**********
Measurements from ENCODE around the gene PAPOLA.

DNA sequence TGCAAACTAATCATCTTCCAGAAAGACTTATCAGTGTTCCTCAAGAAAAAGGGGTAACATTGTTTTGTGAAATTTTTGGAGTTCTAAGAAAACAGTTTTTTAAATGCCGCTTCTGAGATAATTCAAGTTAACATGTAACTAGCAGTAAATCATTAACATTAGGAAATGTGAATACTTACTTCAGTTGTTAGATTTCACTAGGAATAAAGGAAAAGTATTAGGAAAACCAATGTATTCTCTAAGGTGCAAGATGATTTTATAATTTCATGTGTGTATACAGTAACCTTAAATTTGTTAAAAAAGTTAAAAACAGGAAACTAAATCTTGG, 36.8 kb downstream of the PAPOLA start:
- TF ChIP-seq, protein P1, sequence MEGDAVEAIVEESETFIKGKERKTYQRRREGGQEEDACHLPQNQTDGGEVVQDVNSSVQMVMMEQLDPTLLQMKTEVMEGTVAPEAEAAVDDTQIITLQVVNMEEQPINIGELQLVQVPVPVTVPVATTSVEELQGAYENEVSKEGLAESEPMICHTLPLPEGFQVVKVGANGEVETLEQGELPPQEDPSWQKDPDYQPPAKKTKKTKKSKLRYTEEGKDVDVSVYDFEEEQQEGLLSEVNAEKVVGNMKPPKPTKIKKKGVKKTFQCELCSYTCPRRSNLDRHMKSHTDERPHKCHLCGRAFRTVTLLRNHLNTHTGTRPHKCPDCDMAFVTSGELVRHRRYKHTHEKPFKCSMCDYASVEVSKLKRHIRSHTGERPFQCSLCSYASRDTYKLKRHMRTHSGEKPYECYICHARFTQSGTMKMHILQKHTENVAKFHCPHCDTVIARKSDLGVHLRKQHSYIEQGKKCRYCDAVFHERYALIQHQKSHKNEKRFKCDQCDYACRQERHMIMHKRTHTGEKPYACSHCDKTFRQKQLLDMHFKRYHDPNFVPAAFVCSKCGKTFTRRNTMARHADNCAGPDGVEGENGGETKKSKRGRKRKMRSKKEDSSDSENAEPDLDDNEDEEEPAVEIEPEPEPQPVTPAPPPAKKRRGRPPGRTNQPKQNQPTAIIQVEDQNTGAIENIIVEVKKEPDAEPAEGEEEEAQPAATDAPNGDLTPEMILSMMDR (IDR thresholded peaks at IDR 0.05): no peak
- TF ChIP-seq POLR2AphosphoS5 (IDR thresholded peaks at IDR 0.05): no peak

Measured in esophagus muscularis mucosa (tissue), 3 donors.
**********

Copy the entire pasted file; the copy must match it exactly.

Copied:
Measurements from ENCODE around the gene PAPOLA.

DNA sequence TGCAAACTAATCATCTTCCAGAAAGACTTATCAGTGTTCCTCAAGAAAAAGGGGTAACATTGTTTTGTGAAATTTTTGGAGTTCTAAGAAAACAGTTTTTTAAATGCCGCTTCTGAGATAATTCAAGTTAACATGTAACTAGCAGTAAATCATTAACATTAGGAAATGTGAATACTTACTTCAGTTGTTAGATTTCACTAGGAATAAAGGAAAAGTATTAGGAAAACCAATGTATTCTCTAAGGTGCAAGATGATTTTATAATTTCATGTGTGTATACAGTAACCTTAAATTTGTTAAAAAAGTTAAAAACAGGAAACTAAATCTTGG, 36.8 kb downstream of the PAPOLA start:
- TF ChIP-seq, protein P1, sequence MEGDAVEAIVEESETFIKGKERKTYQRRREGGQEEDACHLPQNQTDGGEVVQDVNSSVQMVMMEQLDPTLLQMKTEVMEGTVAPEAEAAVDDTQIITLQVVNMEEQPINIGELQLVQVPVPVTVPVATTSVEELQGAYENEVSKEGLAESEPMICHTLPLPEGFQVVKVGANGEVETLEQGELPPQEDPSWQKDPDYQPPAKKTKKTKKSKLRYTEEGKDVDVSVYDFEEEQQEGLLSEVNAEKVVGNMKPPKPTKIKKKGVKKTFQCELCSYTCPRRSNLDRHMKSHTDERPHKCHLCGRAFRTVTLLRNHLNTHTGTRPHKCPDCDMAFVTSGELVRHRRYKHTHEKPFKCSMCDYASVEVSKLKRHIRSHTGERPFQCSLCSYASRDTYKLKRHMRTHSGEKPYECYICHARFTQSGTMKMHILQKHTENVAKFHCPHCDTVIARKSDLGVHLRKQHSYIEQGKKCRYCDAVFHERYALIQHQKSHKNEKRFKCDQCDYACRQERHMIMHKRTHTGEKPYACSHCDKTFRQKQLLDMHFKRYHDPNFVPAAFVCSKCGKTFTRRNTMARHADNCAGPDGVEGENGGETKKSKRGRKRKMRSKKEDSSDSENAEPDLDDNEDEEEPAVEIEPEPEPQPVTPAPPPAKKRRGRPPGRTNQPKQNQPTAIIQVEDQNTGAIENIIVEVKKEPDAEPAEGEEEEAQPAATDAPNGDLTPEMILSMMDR (IDR thresholded peaks at IDR 0.05): no peak
- TF ChIP-seq POLR2AphosphoS5 (IDR thresholded peaks at IDR 0.05): no peak

Measured in esophagus muscularis mucosa (tissue), 3 donors.